Book Review: The Alloy of Law by Brandon Sanderson (A Mistborn Novel)

Wow! This book was the perfect continuation of the Mistborn series–a must read for fans of the original trilogy!

5/5 stars

A companion to the Mistborn series

cover the alloy of law

 Amazon description:

New York Times bestselling author Brandon Sanderson returns to the exciting world of the Mistborn in The Alloy of Law.

In the three hundred years since the events of the Mistborn trilogy, science and technology have marched on. Scadrial is now on the verge of modernity, with railroads, electric lighting, and even the first steel-framed skyscrapers racing for the clouds.

Yet even with these advances, the magics of Allomancy and Feruchemy continue to play a role in this reborn world. Out in the frontier lands known as the Roughs, they are crucial tools for those attempting to establish order and justice.

One is Waxillium Ladrian, a rare Twinborn who can Push on metals with his Allomancy and use Feruchemy to become lighter or heavier at will. After twenty years in the Roughs, Wax must now put away his guns and assume the duties incumbent upon the head of a noble house-until he learns the hard way that the mansions and elegant tree-lined streets of the city can be even more dangerous than the dusty plains of the Roughs.

My review

This book was so much fun to read. Fight scenes, great characters, witty banter–it has everything.

The characters are wonderfully alive and endearingly hilarious. Waxillium (AKA Wax) is a great “honest” character–his drive to be a lawman and his moral compass are believable and never become preachy or cheesy. His past in the Roughs sets him up to feel completely out of place in the high society world of being a Lord in Elendel (and so the throwbacks to Mistborn begin ;)). Though he is in his forties, his character still felt approachable and readable for a YA audience. His banter with Wayne (his sidekick) was funny, adding a dose of humor to a grim plot, as well as portraying the depth of their friendship effortlessly. They are the perfect crime fighting duo, with Wax’s fierce drive for justice and Wayne’s obsession with disguises and his lucky hat (once you get over the fact that their names are Wax and Wayne…God). Marasi added a dose of youth to the story and grounded what could have been a ridiculous collection of fight scenes and magic.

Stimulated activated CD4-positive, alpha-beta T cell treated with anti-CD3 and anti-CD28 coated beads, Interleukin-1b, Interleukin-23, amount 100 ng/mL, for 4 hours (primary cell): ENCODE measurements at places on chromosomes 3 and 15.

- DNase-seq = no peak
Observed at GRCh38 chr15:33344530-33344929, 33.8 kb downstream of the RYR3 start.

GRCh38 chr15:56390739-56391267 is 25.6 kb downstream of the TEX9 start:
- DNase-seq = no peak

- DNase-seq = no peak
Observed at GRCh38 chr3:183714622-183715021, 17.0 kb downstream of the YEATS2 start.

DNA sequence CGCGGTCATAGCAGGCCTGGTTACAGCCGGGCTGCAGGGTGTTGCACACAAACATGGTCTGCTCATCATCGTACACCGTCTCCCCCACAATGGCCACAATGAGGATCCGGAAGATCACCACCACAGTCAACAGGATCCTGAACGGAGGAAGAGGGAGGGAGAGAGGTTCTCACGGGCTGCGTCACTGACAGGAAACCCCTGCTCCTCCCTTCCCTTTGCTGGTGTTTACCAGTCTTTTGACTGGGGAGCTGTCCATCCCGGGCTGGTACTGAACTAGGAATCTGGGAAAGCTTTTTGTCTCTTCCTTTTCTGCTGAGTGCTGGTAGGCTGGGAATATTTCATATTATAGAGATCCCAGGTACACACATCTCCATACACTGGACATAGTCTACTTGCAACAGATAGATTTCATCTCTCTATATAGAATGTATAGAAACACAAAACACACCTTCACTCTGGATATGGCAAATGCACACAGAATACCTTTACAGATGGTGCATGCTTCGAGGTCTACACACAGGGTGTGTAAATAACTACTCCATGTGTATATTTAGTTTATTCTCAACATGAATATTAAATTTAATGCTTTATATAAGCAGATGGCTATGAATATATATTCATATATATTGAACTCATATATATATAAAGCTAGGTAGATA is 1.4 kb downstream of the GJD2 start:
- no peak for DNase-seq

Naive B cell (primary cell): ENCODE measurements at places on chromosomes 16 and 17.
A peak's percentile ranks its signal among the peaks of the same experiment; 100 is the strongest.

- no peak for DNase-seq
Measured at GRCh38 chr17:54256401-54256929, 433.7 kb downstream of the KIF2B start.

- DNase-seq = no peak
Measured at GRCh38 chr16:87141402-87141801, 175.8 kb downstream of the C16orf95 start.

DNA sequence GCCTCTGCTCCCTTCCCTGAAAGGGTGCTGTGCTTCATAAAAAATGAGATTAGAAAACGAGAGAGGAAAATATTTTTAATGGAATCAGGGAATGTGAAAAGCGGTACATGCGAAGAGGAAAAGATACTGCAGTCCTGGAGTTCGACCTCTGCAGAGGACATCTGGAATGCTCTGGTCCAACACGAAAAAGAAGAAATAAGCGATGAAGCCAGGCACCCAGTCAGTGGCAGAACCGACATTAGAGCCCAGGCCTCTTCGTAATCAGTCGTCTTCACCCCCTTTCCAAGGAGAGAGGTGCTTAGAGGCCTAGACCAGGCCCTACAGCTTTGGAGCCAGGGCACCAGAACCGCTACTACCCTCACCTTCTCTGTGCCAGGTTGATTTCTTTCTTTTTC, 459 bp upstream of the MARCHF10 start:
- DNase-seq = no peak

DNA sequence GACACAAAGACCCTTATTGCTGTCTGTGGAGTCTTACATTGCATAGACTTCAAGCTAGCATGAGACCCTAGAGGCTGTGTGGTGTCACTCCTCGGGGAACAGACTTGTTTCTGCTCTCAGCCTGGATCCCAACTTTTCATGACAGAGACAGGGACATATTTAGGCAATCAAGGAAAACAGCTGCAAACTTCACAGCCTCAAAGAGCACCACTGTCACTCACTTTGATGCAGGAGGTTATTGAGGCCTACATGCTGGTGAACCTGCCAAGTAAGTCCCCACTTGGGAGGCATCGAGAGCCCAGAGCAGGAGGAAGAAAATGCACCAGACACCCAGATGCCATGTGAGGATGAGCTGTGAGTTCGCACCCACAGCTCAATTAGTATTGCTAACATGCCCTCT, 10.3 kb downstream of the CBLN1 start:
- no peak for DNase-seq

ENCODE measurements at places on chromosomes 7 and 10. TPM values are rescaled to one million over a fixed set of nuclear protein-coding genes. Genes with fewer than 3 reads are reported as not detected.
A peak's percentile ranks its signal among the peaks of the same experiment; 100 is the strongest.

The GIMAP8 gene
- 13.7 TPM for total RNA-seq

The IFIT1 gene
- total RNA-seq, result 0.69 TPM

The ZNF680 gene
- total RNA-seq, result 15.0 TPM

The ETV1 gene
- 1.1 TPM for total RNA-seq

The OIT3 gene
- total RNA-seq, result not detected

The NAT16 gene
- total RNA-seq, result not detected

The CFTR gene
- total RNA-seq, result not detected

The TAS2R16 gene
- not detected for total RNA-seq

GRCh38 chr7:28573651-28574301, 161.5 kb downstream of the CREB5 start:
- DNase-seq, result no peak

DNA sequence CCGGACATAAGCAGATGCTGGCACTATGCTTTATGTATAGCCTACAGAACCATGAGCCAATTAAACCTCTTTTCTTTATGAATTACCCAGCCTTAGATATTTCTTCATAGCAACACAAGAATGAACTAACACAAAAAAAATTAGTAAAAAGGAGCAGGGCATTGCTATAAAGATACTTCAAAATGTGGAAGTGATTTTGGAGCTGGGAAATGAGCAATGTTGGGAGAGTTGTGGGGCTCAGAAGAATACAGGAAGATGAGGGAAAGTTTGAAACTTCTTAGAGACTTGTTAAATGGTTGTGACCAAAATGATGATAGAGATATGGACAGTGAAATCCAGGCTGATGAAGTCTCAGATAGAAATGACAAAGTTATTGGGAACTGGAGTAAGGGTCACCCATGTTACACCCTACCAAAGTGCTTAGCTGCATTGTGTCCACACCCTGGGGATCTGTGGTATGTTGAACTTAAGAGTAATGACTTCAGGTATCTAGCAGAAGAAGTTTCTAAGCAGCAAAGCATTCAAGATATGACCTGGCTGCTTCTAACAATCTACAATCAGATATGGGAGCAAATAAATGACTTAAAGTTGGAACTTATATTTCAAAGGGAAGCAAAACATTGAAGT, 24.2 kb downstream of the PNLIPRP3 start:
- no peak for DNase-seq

On the fight scenes–they are amazing. Probably the most enjoyable part of the book. Brandon Sanderson’s continuation of the magical elements of the Mistborn world work perfectly in this companion novel. His understanding of the physics of Allomancy and Feruchemy make Wax’s fight scenes breath-takingly kick-ass. I could read an entire novel of just these fight scenes (*fangirling*).

The plot of the book is good. I liked the conflicts it presented Wax’s character in regards to getting back into being a lawman. The mystery unfolds nicely and the villain is appropriately daunting (once you know who he is). It is fast-paced, never letting the reader rest or get bored. In classic Sanderson style, there are lots of twists and turns and startling reveals–though not as emotionally damaging as in the original Mistborn series. On the whole, this book is lighter than the Mistborn trilogy, with more of an emphasis on fight scenes and banter than heart-wrenching drama. Fans of the series will probably appreciate this–as well as the fact that this book reads significantly faster than the other books.

The world building takes what is a good story and makes it amazing. I loved that Brandon Sanderson didn’t let his fantasy realm stagnate. Three hundred years in the future, the world looks very different, even if the magic is (mostly) the same. As a reader, I got to at once revisit one of my favorite magical worlds ever and to discover a new one. The throwbacks and allusions to the events of the first series were so much fun to read; but there were also names of events and people that weren’t immediately familiar to people who had read about the city’s founding. The myths and lore surrounding the ending of the Mistborn series and the subtle differences between what the reader knows to be true and the rumors floating around three centuries later added realism to the world building. Also, the Roughs alluded to the setting of Joss Whedon’s Firefly, endearing me to the story from page one.

Anyone who read the Mistborn trilogy would love this book. I can’t wait for future installments of this story (whose ending was left rather wide open) and for other novels set even further into the future.

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